TABLE I______________________________________Conversion of a Gasoline Feed                   BTX     Ethylene                                  Propylene    Yield Yield Yield  Catalyst     Description   Wt %.sup.1        Wt %.sup.1      Wt______________________________________                                  %.sup.1A        Zeolite    41        6.6    6.4  (Control)  B              Acid Leached       48         5.8        4.0  (Control)      Zeolite  C              Acid Leached  (Invention)    Zeolite and        41         8.6        9.2            Tungsten______________________________________ .sup.1 Weight percent of product

The test data presented in Table 1 show that the process of this invention produced considerably more ethylene and propylene than either Control Catalyst A or Control Catalyst B. In current product pricing the increased yields of ethylene and propylene provide a significant increase in the value of the product produced according to the invention as compared to either of the control processes.

EXAMPLE III

This example illustrates the preparation of catalysts which were subsequently tested as catalysts in the disproportionation to benzene and xylenes of toluene that contained sulfur.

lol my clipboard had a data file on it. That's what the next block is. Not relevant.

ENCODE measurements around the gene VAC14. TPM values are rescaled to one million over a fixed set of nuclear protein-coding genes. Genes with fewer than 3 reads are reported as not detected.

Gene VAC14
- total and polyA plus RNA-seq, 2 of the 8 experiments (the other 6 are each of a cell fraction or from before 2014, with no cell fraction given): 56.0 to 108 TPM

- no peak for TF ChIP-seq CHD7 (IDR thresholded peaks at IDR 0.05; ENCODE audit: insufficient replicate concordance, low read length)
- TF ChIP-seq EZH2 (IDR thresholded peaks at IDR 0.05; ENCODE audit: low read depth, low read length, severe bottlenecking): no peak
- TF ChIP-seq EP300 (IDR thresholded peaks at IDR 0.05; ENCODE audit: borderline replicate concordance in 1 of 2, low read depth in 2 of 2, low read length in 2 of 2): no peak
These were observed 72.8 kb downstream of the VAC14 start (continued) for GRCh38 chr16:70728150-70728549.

Catalyst D- Zeolite without Promoter

A quantity of 25 grams of PZ-2/50H zeolite and a quantity of 25 grams of Ludox As-40 were intermixed. The temperature of the mixture was increased to 125 C. and held for 3 hours. The temperature was then increased to 538 C. and held for 6 hours. The mixture was cooled and collected.

Catalyst E- Zeolite with Platinum Promoter

A quantity of 14 grams of a solution of chloroplatinic aeid (H2 PtCl6) was mixed with 27.6 grams of Catalyst D and treated at a temperature of 538 C. for 6 hours. A quantity of 27.23 grams of zeolite containing 0.098 wt % platinum was recovered.